Nick Nichols

Clojure Developer and Dungeon Master

Tis The Season

Halloween is my favorite holiday. Every year since the first time my Mom dressed me up as a pumpkin, I’ve decorated, stocked up on candy, and donned a costume for October 31st. I am a huge fan of all things orange, purple, and black, but I’m a complete wimp when it comes to horror; I was terrified of the Legends of the Hidden Temple intro, I get startled by the buzzer in Scattergories, and I flat out refuse to go into a haunted house. Unfortunately for me, fear is a natural part of the season, but it doesn’t have to be a part of our work lives.

We all have our fears. Some people fear taking risks, some people fear being unable to provide for their families, and at least one of us was afraid of a talking stone idol. Regardless of what your fear or fears may be, many of us respond the same way: avoidance. This even extends to things we feel anxious over and uncomfortable about. There’s nothing wrong with being afraid, anxious, or uncomfortable, but we need to be careful with how it changes and controls our actions and behaviors.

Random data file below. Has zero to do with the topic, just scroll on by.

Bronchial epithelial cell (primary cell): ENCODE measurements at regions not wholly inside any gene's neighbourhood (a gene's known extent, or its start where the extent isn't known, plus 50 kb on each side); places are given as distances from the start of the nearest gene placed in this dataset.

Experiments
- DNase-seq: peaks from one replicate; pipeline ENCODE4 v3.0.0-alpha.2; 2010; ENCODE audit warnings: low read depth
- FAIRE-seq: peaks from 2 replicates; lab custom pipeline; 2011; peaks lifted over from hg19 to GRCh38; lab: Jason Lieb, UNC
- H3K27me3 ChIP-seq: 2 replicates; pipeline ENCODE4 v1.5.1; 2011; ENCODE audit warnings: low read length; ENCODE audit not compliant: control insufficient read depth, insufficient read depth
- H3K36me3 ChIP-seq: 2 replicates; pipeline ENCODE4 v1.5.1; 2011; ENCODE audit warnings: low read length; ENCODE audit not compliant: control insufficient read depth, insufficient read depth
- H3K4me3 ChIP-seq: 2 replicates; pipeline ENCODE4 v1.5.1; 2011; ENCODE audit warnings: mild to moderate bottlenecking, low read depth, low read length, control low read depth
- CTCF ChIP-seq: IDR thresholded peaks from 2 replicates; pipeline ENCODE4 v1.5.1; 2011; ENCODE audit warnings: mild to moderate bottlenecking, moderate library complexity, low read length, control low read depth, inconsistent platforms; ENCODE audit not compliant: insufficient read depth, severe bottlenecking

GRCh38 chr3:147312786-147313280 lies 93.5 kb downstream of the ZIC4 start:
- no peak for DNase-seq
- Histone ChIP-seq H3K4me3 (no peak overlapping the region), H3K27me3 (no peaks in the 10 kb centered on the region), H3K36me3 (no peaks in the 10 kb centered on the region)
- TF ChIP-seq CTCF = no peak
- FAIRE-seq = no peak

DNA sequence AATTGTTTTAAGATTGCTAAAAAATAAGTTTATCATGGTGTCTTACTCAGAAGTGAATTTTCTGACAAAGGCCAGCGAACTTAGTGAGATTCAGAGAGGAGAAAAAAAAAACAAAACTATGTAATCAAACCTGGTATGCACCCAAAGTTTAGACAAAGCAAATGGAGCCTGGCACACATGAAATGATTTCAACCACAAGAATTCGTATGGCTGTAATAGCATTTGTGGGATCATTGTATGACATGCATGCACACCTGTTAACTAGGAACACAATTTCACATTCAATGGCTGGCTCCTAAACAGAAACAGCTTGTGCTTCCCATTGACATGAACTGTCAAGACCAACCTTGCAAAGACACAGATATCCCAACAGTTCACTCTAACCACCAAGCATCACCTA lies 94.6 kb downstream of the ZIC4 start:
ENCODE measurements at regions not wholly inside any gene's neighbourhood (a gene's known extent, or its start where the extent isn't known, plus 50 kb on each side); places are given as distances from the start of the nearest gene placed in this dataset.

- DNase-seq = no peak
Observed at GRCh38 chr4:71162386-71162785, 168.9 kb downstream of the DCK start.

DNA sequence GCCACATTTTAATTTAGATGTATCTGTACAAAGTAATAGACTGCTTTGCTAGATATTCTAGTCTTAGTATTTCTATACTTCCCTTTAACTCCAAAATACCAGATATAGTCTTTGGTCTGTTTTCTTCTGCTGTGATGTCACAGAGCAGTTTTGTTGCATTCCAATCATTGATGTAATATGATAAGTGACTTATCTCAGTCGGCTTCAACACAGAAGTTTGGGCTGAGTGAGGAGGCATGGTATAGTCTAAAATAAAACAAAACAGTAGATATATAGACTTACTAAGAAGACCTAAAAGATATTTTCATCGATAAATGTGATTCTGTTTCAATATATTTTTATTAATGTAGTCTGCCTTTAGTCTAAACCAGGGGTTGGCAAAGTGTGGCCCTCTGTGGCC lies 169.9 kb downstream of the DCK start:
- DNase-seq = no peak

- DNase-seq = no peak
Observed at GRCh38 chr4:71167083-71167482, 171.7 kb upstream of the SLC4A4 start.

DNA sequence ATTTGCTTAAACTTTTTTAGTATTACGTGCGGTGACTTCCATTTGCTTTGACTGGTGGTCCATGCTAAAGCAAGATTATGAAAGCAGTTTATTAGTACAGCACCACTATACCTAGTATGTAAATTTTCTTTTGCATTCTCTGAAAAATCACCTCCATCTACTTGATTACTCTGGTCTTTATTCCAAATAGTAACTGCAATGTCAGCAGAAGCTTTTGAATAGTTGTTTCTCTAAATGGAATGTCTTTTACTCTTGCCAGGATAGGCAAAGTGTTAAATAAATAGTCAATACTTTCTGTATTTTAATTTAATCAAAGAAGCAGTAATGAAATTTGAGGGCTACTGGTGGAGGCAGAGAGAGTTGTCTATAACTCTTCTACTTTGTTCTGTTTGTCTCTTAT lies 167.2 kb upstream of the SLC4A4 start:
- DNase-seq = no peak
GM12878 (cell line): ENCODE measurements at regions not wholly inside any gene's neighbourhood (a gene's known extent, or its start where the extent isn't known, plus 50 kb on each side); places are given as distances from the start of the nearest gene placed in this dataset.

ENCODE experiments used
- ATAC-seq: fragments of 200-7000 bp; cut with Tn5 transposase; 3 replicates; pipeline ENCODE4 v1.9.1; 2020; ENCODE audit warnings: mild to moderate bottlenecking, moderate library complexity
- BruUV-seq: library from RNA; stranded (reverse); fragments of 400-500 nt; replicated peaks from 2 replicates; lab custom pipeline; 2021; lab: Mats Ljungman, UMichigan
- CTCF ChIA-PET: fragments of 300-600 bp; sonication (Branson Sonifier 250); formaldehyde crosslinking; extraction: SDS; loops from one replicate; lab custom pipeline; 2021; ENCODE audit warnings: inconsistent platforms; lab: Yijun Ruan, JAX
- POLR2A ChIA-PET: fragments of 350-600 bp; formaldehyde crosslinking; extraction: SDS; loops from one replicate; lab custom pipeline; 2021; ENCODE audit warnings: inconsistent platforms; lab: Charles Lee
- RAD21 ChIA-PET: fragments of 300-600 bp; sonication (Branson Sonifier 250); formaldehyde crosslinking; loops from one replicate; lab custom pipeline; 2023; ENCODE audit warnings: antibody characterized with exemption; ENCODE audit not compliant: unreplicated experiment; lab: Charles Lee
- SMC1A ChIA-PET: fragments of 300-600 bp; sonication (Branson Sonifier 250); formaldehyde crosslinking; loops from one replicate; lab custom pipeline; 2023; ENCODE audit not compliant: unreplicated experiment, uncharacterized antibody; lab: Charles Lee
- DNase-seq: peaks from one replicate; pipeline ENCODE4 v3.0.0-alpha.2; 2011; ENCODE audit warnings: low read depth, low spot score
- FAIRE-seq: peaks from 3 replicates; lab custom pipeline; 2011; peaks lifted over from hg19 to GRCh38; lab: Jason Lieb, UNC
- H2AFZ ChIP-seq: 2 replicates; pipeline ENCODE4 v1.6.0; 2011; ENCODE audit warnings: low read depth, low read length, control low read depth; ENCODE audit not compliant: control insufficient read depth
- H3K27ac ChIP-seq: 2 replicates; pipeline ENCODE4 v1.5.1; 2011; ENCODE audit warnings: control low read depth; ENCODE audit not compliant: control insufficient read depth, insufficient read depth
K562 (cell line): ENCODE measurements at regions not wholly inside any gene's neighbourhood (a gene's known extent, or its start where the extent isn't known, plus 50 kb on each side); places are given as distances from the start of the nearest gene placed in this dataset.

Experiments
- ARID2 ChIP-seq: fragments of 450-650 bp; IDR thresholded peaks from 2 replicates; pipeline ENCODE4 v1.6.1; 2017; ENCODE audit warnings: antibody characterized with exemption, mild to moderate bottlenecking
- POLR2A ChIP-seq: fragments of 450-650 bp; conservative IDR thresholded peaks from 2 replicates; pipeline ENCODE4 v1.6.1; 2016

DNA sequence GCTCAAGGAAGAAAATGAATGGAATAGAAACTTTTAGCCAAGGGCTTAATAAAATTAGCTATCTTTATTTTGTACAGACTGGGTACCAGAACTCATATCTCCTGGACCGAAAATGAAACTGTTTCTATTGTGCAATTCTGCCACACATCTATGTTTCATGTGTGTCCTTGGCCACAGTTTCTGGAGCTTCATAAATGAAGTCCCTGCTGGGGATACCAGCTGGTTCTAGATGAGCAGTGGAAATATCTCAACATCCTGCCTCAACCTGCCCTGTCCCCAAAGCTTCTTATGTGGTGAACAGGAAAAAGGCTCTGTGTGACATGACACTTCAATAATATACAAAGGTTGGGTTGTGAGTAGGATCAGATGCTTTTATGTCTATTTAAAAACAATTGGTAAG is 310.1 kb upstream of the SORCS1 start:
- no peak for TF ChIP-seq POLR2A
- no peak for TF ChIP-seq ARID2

Avoidance doesn’t always work as an effective coping mechanism, and it can keep us from reaching our full potential. Avoiding risks might keep you from applying to a new, great position, since the familiarity of your current job is safe and comfortable. If you avoid tough conversations in the fear of hurting someone’s feelings, you might miss out on a chance to grow or repair a relationship. Placing yourself outside of these situations can prevent you from ever confronting and possibly even growing past the things that you fear.

In clinical psychiatry, exposure therapy is one treatment option for strong phobias and post-traumatic stress disorder. Over time, the patient is exposed to their stressor incrementally. For example, someone who fears public speaking might first try presenting to a close friend, then to a small group, and build up over time to presenting to their team or department. While true phobias should always be handled by a licensed psychiatrist, we can use this lesson to help combat our smaller, more intermittent fears.

Challenge yourself to push past the boundaries you’ve set up for yourself one step at a time. Try leading your next team meeting, try asking a challenging question on a safe topic, or try working with a group you’ve never met before. You might be surprised by how quickly they build up, and how confident you feel after. I might not be able to sit through A Nightmare on Elm Street yet, but I was finally able to enjoy Goosebumps. It’s all about making progress, even if it seems scary.